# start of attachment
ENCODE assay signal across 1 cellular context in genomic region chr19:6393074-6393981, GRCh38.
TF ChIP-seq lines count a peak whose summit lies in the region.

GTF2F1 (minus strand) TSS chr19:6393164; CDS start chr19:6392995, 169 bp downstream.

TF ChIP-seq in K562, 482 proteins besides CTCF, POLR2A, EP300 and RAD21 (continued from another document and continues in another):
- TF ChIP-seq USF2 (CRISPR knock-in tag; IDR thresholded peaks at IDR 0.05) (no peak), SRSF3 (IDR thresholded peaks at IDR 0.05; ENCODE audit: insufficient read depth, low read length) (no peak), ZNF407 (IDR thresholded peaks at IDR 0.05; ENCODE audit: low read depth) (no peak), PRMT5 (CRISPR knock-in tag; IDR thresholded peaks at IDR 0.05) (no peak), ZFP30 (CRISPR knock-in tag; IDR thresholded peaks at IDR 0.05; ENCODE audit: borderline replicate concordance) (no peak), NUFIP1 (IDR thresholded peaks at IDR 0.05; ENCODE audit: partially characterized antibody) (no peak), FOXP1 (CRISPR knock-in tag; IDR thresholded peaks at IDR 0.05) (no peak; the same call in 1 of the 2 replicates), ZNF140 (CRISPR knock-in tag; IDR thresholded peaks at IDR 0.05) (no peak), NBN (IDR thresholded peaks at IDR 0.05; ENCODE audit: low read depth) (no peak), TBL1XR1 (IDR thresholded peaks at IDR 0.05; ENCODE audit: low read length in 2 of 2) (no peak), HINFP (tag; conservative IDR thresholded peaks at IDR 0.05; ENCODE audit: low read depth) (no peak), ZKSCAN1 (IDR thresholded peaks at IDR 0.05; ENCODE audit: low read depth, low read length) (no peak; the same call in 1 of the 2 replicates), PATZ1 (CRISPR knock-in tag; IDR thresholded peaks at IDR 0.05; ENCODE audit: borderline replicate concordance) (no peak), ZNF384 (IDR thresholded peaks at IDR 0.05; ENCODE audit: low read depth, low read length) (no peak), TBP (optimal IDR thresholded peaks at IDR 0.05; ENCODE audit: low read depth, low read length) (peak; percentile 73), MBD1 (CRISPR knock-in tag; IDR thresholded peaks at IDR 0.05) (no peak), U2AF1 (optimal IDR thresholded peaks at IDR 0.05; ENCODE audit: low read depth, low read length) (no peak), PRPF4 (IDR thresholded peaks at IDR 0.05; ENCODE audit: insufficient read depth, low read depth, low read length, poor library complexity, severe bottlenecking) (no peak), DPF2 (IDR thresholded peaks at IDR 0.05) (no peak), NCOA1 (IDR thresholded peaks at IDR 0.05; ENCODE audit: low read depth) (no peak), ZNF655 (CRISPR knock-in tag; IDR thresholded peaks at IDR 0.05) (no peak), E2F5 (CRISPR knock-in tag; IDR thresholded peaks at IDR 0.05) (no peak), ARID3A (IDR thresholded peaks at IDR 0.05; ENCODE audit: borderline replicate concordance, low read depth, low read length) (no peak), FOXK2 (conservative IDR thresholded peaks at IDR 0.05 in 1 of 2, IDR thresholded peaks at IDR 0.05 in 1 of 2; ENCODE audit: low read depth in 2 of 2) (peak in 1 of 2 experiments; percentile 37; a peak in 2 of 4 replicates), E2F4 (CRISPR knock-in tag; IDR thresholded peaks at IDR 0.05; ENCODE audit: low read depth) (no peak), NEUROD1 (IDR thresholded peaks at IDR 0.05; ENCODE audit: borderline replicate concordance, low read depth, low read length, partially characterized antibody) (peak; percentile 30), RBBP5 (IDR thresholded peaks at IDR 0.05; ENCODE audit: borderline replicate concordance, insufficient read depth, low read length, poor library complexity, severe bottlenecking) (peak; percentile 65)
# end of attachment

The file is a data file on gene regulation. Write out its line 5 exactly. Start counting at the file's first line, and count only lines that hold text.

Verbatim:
- TF ChIP-seq USF2 (CRISPR knock-in tag; IDR thresholded peaks at IDR 0.05) (no peak), SRSF3 (IDR thresholded peaks at IDR 0.05; ENCODE audit: insufficient read depth, low read length) (no peak), ZNF407 (IDR thresholded peaks at IDR 0.05; ENCODE audit: low read depth) (no peak), PRMT5 (CRISPR knock-in tag; IDR thresholded peaks at IDR 0.05) (no peak), ZFP30 (CRISPR knock-in tag; IDR thresholded peaks at IDR 0.05; ENCODE audit: borderline replicate concordance) (no peak), NUFIP1 (IDR thresholded peaks at IDR 0.05; ENCODE audit: partially characterized antibody) (no peak), FOXP1 (CRISPR knock-in tag; IDR thresholded peaks at IDR 0.05) (no peak; the same call in 1 of the 2 replicates), ZNF140 (CRISPR knock-in tag; IDR thresholded peaks at IDR 0.05) (no peak), NBN (IDR thresholded peaks at IDR 0.05; ENCODE audit: low read depth) (no peak), TBL1XR1 (IDR thresholded peaks at IDR 0.05; ENCODE audit: low read length in 2 of 2) (no peak), HINFP (tag; conservative IDR thresholded peaks at IDR 0.05; ENCODE audit: low read depth) (no peak), ZKSCAN1 (IDR thresholded peaks at IDR 0.05; ENCODE audit: low read depth, low read length) (no peak; the same call in 1 of the 2 replicates), PATZ1 (CRISPR knock-in tag; IDR thresholded peaks at IDR 0.05; ENCODE audit: borderline replicate concordance) (no peak), ZNF384 (IDR thresholded peaks at IDR 0.05; ENCODE audit: low read depth, low read length) (no peak), TBP (optimal IDR thresholded peaks at IDR 0.05; ENCODE audit: low read depth, low read length) (peak; percentile 73), MBD1 (CRISPR knock-in tag; IDR thresholded peaks at IDR 0.05) (no peak), U2AF1 (optimal IDR thresholded peaks at IDR 0.05; ENCODE audit: low read depth, low read length) (no peak), PRPF4 (IDR thresholded peaks at IDR 0.05; ENCODE audit: insufficient read depth, low read depth, low read length, poor library complexity, severe bottlenecking) (no peak), DPF2 (IDR thresholded peaks at IDR 0.05) (no peak), NCOA1 (IDR thresholded peaks at IDR 0.05; ENCODE audit: low read depth) (no peak), ZNF655 (CRISPR knock-in tag; IDR thresholded peaks at IDR 0.05) (no peak), E2F5 (CRISPR knock-in tag; IDR thresholded peaks at IDR 0.05) (no peak), ARID3A (IDR thresholded peaks at IDR 0.05; ENCODE audit: borderline replicate concordance, low read depth, low read length) (no peak), FOXK2 (conservative IDR thresholded peaks at IDR 0.05 in 1 of 2, IDR thresholded peaks at IDR 0.05 in 1 of 2; ENCODE audit: low read depth in 2 of 2) (peak in 1 of 2 experiments; percentile 37; a peak in 2 of 4 replicates), E2F4 (CRISPR knock-in tag; IDR thresholded peaks at IDR 0.05; ENCODE audit: low read depth) (no peak), NEUROD1 (IDR thresholded peaks at IDR 0.05; ENCODE audit: borderline replicate concordance, low read depth, low read length, partially characterized antibody) (peak; percentile 30), RBBP5 (IDR thresholded peaks at IDR 0.05; ENCODE audit: borderline replicate concordance, insufficient read depth, low read length, poor library complexity, severe bottlenecking) (peak; percentile 65)